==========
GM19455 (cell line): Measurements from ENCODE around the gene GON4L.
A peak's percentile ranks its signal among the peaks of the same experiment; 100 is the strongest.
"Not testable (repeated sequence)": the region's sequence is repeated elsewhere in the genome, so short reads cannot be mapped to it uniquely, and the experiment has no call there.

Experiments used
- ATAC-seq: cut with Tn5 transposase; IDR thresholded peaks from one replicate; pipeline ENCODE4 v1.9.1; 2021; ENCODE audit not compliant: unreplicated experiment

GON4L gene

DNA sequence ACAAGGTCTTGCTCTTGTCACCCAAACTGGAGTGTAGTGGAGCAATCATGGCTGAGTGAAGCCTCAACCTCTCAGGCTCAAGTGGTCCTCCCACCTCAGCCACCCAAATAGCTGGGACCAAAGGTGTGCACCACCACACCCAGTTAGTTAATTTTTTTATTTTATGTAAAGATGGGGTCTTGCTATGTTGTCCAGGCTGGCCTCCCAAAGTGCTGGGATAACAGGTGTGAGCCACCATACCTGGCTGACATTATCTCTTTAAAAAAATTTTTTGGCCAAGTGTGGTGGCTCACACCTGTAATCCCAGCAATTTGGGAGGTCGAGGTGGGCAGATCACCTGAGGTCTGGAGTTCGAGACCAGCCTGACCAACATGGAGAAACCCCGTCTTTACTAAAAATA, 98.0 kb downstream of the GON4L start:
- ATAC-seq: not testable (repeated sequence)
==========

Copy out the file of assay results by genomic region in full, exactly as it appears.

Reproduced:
GM19455 (cell line): Measurements from ENCODE around the gene GON4L.
A peak's percentile ranks its signal among the peaks of the same experiment; 100 is the strongest.
"Not testable (repeated sequence)": the region's sequence is repeated elsewhere in the genome, so short reads cannot be mapped to it uniquely, and the experiment has no call there.

Experiments used
- ATAC-seq: cut with Tn5 transposase; IDR thresholded peaks from one replicate; pipeline ENCODE4 v1.9.1; 2021; ENCODE audit not compliant: unreplicated experiment

GON4L gene

DNA sequence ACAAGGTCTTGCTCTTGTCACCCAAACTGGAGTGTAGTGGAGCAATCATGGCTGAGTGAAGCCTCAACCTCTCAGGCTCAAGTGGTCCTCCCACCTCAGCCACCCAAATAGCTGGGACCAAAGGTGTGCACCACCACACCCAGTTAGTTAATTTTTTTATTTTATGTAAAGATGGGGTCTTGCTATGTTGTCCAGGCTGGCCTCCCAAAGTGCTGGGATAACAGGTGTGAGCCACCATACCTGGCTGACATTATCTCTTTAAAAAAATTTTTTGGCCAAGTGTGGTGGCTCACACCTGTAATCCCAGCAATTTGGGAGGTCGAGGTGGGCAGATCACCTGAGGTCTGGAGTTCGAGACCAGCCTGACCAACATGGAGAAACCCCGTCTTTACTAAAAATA, 98.0 kb downstream of the GON4L start:
- ATAC-seq: not testable (repeated sequence)